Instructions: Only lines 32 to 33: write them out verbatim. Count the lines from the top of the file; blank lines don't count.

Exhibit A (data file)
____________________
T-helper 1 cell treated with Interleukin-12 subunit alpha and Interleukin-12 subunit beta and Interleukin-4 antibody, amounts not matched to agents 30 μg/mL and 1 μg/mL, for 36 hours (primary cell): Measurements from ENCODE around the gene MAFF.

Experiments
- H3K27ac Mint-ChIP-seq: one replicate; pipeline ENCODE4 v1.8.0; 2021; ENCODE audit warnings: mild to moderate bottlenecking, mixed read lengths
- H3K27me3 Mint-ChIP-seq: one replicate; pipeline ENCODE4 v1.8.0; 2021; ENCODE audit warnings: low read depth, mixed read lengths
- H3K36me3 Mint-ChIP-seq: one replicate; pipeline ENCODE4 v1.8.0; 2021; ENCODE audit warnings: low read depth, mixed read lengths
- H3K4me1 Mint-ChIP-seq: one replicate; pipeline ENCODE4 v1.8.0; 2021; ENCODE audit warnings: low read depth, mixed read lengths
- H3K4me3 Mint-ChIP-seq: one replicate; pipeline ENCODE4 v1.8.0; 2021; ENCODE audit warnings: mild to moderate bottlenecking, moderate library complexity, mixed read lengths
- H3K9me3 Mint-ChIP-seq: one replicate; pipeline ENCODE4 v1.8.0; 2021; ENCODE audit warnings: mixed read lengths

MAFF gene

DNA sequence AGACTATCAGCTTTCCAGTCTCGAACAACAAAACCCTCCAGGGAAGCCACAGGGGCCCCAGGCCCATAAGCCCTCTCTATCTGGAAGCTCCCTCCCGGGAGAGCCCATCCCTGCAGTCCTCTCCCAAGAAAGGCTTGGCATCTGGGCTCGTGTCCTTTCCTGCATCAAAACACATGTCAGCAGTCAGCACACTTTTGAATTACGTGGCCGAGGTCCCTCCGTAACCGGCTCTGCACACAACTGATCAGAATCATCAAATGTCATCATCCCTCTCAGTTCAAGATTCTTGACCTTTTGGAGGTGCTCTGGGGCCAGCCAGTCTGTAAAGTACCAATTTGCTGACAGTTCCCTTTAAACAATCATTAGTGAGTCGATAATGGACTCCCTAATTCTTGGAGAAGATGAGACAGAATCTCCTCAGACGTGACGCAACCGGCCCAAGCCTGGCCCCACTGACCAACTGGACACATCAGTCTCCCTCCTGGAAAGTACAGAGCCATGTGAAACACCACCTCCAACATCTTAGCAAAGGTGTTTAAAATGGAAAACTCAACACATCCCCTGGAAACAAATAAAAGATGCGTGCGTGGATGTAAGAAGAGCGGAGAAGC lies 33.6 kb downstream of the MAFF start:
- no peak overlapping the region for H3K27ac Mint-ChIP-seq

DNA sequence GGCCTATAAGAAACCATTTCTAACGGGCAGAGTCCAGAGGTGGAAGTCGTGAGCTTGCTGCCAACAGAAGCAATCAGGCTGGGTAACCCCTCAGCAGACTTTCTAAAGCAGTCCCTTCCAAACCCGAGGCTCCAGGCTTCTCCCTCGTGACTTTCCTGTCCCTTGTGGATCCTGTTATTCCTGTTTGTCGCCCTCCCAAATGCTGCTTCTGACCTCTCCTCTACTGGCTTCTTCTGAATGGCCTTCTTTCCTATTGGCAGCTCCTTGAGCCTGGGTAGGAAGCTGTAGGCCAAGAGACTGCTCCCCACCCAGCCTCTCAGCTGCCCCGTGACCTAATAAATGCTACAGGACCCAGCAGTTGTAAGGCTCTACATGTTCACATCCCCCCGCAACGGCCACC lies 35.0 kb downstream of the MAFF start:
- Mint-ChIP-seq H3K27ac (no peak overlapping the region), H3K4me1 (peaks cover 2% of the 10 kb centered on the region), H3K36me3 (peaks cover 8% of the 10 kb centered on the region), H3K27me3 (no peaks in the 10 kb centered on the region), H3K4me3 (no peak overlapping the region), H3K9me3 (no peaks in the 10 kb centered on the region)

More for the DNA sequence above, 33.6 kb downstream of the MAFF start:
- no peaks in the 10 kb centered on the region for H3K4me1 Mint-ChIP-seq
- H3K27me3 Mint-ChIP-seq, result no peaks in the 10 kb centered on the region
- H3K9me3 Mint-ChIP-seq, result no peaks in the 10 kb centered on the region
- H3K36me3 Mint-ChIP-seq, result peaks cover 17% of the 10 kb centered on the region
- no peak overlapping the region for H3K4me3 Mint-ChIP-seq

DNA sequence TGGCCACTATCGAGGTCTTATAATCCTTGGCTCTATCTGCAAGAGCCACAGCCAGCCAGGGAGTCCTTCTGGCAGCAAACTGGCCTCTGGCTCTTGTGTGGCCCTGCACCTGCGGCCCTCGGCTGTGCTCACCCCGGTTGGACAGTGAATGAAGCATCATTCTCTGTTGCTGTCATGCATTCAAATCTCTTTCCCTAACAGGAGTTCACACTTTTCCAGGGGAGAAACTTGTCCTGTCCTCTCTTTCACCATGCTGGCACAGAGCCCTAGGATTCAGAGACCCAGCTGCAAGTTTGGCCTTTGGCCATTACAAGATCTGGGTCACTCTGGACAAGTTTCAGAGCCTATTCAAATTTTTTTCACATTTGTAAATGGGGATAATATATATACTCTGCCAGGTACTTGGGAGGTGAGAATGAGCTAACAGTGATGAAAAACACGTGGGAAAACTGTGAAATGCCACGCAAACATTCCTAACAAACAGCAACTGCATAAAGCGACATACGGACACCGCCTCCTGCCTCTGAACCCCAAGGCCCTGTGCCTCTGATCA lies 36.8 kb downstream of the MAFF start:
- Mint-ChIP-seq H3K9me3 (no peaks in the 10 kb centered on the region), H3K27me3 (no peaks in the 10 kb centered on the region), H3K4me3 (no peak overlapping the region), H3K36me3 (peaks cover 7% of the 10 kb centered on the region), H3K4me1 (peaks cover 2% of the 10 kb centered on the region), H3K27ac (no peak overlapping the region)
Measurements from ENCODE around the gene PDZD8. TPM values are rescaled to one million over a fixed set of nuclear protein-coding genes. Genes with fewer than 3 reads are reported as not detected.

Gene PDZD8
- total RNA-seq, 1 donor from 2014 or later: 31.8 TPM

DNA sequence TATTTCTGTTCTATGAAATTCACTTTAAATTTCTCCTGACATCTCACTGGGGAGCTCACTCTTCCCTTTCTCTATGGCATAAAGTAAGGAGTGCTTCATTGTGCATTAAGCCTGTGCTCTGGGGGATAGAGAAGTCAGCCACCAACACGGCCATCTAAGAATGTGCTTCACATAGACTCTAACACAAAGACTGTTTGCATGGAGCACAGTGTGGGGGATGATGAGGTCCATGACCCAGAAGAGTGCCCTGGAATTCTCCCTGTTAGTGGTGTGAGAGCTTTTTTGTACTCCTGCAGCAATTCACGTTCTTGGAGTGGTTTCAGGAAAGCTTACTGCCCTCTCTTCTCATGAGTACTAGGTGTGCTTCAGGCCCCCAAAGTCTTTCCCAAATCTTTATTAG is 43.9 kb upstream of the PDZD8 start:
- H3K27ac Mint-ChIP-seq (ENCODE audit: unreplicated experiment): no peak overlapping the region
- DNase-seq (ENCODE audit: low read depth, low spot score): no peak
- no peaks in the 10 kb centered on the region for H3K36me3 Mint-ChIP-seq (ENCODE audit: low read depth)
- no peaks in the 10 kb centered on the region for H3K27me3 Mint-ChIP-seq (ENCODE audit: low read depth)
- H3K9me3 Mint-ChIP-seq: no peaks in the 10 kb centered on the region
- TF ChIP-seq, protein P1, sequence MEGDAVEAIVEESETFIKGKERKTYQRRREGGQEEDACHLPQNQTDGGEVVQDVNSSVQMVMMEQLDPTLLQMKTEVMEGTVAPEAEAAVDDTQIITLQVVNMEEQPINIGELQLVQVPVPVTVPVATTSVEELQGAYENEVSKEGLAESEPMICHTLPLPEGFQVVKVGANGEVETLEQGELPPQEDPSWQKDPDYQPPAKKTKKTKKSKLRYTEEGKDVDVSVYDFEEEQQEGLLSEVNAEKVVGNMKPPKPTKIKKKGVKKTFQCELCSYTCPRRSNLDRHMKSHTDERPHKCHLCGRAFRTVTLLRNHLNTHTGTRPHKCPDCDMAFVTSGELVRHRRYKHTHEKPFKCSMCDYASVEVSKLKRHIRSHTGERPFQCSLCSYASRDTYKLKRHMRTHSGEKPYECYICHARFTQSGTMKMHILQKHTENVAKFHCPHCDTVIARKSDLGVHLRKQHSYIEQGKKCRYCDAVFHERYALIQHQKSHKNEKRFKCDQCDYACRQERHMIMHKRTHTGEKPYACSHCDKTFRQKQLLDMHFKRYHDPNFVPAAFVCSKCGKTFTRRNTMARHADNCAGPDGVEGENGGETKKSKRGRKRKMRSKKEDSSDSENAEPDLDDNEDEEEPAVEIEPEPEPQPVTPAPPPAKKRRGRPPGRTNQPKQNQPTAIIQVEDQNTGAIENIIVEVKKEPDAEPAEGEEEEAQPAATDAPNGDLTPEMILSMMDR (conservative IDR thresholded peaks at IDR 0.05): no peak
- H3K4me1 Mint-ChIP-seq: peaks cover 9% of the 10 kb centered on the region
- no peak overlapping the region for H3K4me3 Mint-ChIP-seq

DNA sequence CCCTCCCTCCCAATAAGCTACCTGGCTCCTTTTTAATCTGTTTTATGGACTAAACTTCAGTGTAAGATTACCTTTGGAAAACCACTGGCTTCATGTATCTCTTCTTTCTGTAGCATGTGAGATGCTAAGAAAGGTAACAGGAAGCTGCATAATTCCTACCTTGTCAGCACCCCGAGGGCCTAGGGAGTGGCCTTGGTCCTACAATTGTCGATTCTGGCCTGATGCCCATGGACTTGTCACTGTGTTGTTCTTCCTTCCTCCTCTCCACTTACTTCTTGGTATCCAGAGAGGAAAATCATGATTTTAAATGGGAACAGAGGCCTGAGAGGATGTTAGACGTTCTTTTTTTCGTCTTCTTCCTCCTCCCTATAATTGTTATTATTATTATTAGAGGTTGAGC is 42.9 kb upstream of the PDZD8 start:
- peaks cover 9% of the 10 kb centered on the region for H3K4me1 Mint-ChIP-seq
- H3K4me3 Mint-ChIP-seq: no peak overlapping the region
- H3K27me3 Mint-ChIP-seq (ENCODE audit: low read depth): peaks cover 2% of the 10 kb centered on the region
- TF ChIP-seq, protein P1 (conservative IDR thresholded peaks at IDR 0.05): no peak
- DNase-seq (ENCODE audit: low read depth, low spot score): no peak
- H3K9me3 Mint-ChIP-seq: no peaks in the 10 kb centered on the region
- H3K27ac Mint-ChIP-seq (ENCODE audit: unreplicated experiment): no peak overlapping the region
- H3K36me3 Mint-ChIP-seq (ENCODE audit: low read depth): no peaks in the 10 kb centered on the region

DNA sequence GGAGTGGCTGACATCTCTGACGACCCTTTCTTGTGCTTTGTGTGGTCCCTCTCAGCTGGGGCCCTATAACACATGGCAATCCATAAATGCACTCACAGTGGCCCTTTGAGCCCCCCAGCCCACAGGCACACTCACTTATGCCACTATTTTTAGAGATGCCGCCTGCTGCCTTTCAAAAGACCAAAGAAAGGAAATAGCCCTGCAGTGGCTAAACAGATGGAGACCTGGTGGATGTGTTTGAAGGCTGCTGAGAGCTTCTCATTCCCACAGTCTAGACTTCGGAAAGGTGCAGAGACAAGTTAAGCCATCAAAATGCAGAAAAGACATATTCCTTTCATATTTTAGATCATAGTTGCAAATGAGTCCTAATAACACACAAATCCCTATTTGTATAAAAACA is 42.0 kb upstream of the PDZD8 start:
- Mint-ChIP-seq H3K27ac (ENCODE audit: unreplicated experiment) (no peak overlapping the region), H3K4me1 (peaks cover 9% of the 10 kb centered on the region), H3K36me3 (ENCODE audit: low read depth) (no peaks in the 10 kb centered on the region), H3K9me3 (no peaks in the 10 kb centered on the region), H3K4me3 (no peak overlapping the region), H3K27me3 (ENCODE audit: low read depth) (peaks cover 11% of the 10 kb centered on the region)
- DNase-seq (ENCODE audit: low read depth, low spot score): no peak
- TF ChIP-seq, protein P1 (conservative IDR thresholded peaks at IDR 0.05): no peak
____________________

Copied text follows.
- H3K4me1 Mint-ChIP-seq: peaks cover 9% of the 10 kb centered on the region
- no peak overlapping the region for H3K4me3 Mint-ChIP-seq